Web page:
It Ain’t What You Don’t Know, It’s What You Do Know That Ain’t So




(1)
Department of Radiology, UMDNJ-New Jersey Medical School, Newark, NJ, USA

 



Abstract

That witty aphorism of Will Rogers—It ain’t what you don’t know that’ll hurt you. It’s what you do know that ain’t so—is often true in life. It is certainly frequently true in medicine and radiology is no exception. Like many things accepted as correct in medical science and given the status of “law” by students and practitioners, it actually turns out to be “lore” which in many instances is really the product of bull times time. So often an official-sounding pronouncement is unquestioned but false. The job of an investigator and teacher in any discipline having at least a glimmer of scientific luster is twofold: the first is rare—it is discovery, the second is much more common—it is revision.


That witty aphorism of Will Rogers—It ain’t what you don’t know that’ll hurt you. It’s what you do know that ain’t so—is often true in life. It is certainly frequently true in medicine, and radiology is no exception. Like many things accepted as correct in medical science and given the status of “law” by students and practitioners, it actually turns out to be “lore”, which in many instances is really the product of bull times time. So often an official-sounding pronouncement is unquestioned but false. The job of an investigator and teacher in any discipline having at least a glimmer of scientific luster is twofold: the first is rare—it is discovery; the second is much more common—it is revision.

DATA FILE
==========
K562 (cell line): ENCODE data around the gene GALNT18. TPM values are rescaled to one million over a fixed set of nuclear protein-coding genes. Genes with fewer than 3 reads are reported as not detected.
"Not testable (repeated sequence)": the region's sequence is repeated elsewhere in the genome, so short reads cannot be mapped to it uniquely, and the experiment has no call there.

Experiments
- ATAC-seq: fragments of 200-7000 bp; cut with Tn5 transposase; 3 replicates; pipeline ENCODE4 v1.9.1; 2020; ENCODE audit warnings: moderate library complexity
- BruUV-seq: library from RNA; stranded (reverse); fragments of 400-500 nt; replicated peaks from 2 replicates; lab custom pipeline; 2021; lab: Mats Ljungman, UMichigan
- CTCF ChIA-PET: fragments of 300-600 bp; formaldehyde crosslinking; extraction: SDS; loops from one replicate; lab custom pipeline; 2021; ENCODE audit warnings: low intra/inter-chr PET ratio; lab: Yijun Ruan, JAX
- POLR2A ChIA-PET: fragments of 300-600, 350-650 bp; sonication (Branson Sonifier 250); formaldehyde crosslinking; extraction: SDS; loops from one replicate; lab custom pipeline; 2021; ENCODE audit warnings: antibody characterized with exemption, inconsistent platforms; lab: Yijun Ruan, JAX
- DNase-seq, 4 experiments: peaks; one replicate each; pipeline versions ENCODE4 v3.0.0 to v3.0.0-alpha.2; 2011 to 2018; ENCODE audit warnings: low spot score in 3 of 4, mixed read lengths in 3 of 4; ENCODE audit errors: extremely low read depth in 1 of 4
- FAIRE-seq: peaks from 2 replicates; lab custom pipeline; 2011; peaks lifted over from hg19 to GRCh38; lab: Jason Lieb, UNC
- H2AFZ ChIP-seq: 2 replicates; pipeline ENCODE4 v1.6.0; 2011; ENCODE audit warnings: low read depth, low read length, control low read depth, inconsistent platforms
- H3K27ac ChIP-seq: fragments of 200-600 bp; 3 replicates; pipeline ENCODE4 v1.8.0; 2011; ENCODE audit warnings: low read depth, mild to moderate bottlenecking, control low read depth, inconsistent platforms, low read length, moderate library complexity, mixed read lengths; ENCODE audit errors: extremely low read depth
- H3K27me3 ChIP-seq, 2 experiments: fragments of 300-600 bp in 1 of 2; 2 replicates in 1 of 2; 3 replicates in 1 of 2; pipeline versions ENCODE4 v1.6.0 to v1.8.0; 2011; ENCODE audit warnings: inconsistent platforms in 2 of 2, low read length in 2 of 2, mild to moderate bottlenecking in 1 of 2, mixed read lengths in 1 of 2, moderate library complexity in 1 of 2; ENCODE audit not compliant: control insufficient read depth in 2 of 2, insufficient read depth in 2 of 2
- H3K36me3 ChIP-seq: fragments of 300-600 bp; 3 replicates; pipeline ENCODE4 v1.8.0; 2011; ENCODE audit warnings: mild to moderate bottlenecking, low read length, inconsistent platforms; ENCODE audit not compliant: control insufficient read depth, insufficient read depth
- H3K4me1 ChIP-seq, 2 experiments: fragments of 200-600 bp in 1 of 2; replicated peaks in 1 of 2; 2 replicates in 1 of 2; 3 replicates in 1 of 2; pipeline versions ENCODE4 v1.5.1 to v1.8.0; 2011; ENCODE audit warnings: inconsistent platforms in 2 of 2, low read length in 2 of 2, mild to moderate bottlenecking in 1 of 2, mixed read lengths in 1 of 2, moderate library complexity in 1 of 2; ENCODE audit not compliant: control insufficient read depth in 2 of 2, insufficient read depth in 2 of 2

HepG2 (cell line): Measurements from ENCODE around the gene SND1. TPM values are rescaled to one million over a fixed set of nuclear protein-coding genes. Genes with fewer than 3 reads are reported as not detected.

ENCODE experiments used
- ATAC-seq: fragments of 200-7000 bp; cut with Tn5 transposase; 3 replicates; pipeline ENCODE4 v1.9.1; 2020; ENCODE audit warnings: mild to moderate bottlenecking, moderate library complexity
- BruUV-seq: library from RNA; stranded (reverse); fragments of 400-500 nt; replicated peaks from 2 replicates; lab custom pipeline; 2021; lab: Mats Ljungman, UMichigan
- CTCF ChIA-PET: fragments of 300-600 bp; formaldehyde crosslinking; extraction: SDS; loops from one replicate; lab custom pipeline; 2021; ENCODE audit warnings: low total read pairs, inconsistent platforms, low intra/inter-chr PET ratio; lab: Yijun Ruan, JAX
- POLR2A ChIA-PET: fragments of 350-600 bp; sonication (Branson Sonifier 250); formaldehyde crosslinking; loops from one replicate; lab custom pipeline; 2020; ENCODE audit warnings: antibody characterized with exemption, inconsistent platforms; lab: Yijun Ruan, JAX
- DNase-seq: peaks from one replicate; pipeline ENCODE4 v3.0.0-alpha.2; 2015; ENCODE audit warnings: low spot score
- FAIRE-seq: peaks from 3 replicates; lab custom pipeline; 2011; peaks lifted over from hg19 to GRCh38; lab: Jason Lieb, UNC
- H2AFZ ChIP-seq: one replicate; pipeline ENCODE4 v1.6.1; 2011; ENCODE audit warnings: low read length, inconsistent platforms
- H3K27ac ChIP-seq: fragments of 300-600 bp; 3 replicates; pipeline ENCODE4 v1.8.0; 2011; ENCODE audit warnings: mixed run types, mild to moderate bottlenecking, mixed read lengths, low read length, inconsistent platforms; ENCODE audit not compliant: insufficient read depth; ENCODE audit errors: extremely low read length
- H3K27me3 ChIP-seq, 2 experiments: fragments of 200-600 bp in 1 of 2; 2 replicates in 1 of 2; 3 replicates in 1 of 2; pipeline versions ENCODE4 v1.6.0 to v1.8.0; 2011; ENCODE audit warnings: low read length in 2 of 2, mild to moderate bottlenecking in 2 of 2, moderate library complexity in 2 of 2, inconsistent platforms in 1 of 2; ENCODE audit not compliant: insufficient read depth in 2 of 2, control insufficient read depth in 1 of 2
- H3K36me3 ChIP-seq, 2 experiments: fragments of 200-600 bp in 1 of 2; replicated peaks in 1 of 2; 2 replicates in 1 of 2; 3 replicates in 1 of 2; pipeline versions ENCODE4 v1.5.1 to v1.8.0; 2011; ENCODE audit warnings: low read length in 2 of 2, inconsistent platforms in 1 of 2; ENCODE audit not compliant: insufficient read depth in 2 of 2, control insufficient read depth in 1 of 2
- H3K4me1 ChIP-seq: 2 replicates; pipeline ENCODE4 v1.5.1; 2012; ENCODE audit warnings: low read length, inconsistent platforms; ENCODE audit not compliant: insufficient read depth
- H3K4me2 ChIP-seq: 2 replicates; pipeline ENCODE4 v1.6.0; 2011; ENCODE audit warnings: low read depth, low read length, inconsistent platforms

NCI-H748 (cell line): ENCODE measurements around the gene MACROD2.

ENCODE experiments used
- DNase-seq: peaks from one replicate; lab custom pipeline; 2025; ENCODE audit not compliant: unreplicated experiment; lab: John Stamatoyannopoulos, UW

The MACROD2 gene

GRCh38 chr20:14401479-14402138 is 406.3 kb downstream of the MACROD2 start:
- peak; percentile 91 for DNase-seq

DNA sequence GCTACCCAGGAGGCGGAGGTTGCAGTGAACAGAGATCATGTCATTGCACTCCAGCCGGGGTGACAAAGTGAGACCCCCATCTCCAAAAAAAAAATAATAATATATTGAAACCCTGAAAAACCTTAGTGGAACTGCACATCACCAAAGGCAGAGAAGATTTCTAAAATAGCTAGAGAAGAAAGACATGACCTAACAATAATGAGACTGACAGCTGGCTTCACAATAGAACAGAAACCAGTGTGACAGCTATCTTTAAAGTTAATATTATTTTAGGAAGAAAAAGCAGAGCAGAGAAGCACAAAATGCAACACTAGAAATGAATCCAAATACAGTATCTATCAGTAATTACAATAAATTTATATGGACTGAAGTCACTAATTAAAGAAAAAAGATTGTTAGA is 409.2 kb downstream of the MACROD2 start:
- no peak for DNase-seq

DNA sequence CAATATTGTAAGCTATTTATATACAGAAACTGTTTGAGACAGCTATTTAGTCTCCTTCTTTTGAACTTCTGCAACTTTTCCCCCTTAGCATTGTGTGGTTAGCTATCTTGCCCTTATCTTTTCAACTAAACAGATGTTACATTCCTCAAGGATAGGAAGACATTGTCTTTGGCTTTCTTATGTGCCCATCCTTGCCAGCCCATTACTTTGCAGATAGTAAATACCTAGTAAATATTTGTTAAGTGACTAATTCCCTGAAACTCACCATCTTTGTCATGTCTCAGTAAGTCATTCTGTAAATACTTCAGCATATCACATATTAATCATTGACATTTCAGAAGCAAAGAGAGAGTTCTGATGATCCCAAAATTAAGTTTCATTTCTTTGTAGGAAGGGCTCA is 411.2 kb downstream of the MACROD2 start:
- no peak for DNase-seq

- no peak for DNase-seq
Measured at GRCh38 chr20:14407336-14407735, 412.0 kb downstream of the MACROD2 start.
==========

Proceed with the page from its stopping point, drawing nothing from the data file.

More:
In this essay I endeavor to point out tried but not true notions, faithfully believed as being what you know but really they ain’t so. I will confine my task of rectification to the chest and abdomen.

Example (1) If one is asked to list the causes of air in the biliary tree, the standard differential includes operations on the bile ducts, previous ERCP, gallstone ileus and cholangitis caused by a gas-forming organism. The first three are for sure, the fourth alleged cause, infection, does occur in the drainage ducts leading from the liver to the duodenum. Pneumobilia exclusively in the ducts but not the gallbladder, due to infection, has been recorded in books and reviews as a clinical observation, but the last time I searched several years ago it has never actually been reported. And I scanned the major radiology journals for 50 years to seek out a reference. It is perhaps reasonable to assume that it would occur but we deal with empirical information not logical deductions. How many other differentials can we recall in which not every possibility has actually been verified. Perhaps there are many like “phantom” pneumobilia.

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Apr 27, 2016 | Posted by in GENERAL RADIOLOGY | Comments Off on It Ain’t What You Don’t Know, It’s What You Do Know That Ain’t So
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